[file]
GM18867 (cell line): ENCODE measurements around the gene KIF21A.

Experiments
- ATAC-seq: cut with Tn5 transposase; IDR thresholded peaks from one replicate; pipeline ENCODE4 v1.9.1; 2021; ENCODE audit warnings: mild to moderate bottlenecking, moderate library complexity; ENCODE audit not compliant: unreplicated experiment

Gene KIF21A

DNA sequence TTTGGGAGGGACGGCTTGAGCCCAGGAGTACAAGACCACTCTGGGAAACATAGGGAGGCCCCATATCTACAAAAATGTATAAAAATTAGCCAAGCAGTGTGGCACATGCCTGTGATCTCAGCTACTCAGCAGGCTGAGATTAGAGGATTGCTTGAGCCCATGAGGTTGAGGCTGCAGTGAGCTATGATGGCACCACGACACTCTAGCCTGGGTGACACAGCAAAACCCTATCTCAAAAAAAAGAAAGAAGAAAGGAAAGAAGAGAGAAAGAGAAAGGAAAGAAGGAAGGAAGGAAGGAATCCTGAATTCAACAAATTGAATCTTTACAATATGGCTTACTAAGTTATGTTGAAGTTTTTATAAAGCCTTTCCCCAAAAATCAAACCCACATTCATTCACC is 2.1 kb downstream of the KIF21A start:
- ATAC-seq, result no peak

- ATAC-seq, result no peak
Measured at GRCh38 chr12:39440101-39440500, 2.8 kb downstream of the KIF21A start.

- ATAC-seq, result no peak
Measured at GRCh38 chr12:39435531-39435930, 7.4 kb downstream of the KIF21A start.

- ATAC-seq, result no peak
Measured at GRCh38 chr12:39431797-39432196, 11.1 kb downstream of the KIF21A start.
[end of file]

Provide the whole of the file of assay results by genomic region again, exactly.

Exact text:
GM18867 (cell line): ENCODE measurements around the gene KIF21A.

Experiments
- ATAC-seq: cut with Tn5 transposase; IDR thresholded peaks from one replicate; pipeline ENCODE4 v1.9.1; 2021; ENCODE audit warnings: mild to moderate bottlenecking, moderate library complexity; ENCODE audit not compliant: unreplicated experiment

Gene KIF21A

DNA sequence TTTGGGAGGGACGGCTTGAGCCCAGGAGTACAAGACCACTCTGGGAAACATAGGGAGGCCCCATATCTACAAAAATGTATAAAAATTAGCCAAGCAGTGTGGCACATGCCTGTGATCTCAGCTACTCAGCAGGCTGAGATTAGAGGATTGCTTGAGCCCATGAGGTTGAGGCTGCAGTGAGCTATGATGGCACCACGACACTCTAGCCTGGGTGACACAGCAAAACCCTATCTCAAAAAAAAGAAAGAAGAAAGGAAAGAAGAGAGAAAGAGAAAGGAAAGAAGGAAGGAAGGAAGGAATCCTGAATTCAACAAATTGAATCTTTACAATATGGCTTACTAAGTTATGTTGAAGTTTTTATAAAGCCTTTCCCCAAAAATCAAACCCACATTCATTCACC is 2.1 kb downstream of the KIF21A start:
- ATAC-seq, result no peak

- ATAC-seq, result no peak
Measured at GRCh38 chr12:39440101-39440500, 2.8 kb downstream of the KIF21A start.

- ATAC-seq, result no peak
Measured at GRCh38 chr12:39435531-39435930, 7.4 kb downstream of the KIF21A start.

- ATAC-seq, result no peak
Measured at GRCh38 chr12:39431797-39432196, 11.1 kb downstream of the KIF21A start.